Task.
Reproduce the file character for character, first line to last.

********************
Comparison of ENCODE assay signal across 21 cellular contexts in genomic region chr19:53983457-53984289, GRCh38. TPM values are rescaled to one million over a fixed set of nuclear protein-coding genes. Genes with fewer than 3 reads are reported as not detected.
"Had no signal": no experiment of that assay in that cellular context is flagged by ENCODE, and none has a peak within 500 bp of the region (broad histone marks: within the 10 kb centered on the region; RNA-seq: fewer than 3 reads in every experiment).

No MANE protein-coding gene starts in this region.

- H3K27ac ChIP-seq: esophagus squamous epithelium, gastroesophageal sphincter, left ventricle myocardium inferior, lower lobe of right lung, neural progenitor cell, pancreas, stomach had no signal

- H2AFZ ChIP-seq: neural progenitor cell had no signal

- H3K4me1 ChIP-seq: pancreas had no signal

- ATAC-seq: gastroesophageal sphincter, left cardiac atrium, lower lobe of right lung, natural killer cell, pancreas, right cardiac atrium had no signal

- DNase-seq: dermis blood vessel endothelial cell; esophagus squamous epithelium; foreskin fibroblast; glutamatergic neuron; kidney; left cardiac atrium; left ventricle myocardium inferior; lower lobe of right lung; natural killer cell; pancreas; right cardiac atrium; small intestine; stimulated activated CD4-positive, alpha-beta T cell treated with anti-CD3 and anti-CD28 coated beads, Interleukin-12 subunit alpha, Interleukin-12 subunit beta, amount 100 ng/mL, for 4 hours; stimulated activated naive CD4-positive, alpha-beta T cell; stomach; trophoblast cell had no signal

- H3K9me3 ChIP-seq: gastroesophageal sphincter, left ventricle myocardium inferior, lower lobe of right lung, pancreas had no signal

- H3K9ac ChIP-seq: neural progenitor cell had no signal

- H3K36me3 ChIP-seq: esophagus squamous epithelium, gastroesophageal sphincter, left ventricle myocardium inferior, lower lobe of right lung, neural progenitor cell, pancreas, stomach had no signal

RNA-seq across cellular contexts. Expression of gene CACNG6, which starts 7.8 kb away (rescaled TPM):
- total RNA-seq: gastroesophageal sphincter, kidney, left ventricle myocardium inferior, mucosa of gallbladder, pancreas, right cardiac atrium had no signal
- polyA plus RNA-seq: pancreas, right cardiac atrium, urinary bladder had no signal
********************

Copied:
Comparison of ENCODE assay signal across 21 cellular contexts in genomic region chr19:53983457-53984289, GRCh38. TPM values are rescaled to one million over a fixed set of nuclear protein-coding genes. Genes with fewer than 3 reads are reported as not detected.
"Had no signal": no experiment of that assay in that cellular context is flagged by ENCODE, and none has a peak within 500 bp of the region (broad histone marks: within the 10 kb centered on the region; RNA-seq: fewer than 3 reads in every experiment).

No MANE protein-coding gene starts in this region.

- H3K27ac ChIP-seq: esophagus squamous epithelium, gastroesophageal sphincter, left ventricle myocardium inferior, lower lobe of right lung, neural progenitor cell, pancreas, stomach had no signal

- H2AFZ ChIP-seq: neural progenitor cell had no signal

- H3K4me1 ChIP-seq: pancreas had no signal

- ATAC-seq: gastroesophageal sphincter, left cardiac atrium, lower lobe of right lung, natural killer cell, pancreas, right cardiac atrium had no signal

- DNase-seq: dermis blood vessel endothelial cell; esophagus squamous epithelium; foreskin fibroblast; glutamatergic neuron; kidney; left cardiac atrium; left ventricle myocardium inferior; lower lobe of right lung; natural killer cell; pancreas; right cardiac atrium; small intestine; stimulated activated CD4-positive, alpha-beta T cell treated with anti-CD3 and anti-CD28 coated beads, Interleukin-12 subunit alpha, Interleukin-12 subunit beta, amount 100 ng/mL, for 4 hours; stimulated activated naive CD4-positive, alpha-beta T cell; stomach; trophoblast cell had no signal

- H3K9me3 ChIP-seq: gastroesophageal sphincter, left ventricle myocardium inferior, lower lobe of right lung, pancreas had no signal

- H3K9ac ChIP-seq: neural progenitor cell had no signal

- H3K36me3 ChIP-seq: esophagus squamous epithelium, gastroesophageal sphincter, left ventricle myocardium inferior, lower lobe of right lung, neural progenitor cell, pancreas, stomach had no signal

RNA-seq across cellular contexts. Expression of gene CACNG6, which starts 7.8 kb away (rescaled TPM):
- total RNA-seq: gastroesophageal sphincter, kidney, left ventricle myocardium inferior, mucosa of gallbladder, pancreas, right cardiac atrium had no signal
- polyA plus RNA-seq: pancreas, right cardiac atrium, urinary bladder had no signal